Evolution of Foundation Portfolio: KL Felicitas and F.B. Heron Leading the Way


Seattle Impact Investing Group

October 30, 2013



Inspired by the luncheon that One Pacific Coast Bank hosted recently I am curious to learn more about Sonen Capital’s efforts and to investigate if there are other foundations out there, in addition to KL Felicitas, that are trying to align their entire portfolio with their mission. Here are some of my findings:

“Sonen Capital, a social & environmental impact investment firm, in collaboration with the KL Felicitas Foundation, announced the launch of the first-of-its-kind report detailing the financial performance of an impact investing portfolio.”

The report, titled Evolution of an Impact Portfolio: From Implementation to Results demonstrates to investors that impact investments can compete with, and at times outperform, traditional asset allocation strategies while pursuing meaningful and measurable social and environmental impact results.”


Additionally, I found that F.B. Heron has embarked on a similar mission, the spirit of which is reflected in this very passionate piece by Clara Miller, President, of The F. B. Heron Foundation.

The World Has Changed and So Must We

A Rude Awakening


Like other American foundations, The F. B. Heron Foundation has for years focused on helping families at the bottom of the economic and social scale — inheritors of persistent poverty, racial and ethnic discrimination, social and geographic isolation, and various failures in markets, social policies, and safety nets. The goal has been to equip them to join what progressive reformers confidently called “the main stream.” As have others, we have concentrated on helping lower-income families purchase homes and acquire assets, the cornerstones of the “ownership society” that was one of few values on which the American left and right could generally agree. We also sought to help disadvantaged families develop the financial skills necessary to save, borrow wisely, manage budgets and assets, and survive periods of economic stress. These were all useful, often successful efforts. But they were based on a view of social need that presumed the existence of a healthy and growing labor market — a reliable main stream that, if it could be entered, would flow steadily toward prosperity, or at least toward fair opportunity that provided employment and with it, steady income.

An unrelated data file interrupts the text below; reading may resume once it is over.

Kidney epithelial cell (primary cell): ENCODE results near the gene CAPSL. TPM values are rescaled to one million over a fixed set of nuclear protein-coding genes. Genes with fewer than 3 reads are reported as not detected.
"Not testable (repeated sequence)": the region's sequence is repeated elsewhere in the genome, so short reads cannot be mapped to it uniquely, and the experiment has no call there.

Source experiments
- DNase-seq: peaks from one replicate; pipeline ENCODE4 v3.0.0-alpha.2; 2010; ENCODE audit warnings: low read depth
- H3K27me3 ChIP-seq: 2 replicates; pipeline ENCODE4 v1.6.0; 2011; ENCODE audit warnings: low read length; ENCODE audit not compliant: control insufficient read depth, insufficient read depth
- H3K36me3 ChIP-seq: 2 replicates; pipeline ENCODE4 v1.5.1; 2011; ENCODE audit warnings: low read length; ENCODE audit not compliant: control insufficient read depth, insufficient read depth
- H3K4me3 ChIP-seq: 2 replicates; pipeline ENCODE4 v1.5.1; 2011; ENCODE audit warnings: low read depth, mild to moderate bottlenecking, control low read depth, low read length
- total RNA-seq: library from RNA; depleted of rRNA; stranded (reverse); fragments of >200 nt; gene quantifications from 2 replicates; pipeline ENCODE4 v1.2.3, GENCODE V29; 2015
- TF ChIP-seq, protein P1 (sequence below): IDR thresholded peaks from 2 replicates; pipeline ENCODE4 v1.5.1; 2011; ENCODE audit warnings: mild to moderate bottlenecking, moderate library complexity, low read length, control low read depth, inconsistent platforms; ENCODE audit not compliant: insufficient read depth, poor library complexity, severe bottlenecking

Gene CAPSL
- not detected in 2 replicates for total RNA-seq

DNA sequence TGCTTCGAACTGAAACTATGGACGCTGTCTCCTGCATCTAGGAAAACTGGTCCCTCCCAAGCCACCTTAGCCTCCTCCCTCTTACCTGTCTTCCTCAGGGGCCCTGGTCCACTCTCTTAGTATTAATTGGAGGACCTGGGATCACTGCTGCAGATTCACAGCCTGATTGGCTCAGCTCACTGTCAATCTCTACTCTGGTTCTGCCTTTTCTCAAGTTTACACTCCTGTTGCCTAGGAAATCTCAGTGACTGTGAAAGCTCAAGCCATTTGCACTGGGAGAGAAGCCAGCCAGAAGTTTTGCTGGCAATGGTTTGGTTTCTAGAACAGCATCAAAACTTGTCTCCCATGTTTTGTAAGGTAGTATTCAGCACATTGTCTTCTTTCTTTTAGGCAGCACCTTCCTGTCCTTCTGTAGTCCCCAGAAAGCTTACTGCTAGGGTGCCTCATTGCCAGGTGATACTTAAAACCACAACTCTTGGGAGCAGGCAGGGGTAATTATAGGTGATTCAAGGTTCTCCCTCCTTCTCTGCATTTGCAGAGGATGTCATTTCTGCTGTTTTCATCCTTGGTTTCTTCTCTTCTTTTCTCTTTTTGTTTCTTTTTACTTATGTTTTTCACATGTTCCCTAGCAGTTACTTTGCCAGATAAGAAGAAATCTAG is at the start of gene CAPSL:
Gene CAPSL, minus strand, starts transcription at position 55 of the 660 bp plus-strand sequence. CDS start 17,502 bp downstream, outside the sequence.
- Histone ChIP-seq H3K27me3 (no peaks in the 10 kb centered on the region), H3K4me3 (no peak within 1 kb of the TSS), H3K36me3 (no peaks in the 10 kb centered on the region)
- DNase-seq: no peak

That view had become comfortable for foundations and government alike, for two reasons. First, for a few decades it was true, and many families and communities were made materially better off by the opportunities that this approach helped to open up for them. But second, this view was soothing because we had grown used to it, and it carried the reassuring promise of a happy ending — a persuasive connection between philanthropic, for-profit and government initiatives and expanding economic and social opportunity on which a generation of orderly Logic Models and Theories of Change relied.


This calm contentment has been shattered: more Americans experience poverty today than at any time in the 53 years the Census Bureau has published such figures, and in 2010 the percentage of Americans living below the poverty line (a household income of $22,314 for a family of four) was at its highest level since 1993. We have come to conclude that unfortunately, our comfortable habit appears to have outlasted the accuracy of the premises on which it was founded, and in the process has grown less useful year by year. The world has changed, and so must we. It’s time for a new approach.”


See the full article on Seattle Impact Investing Group.

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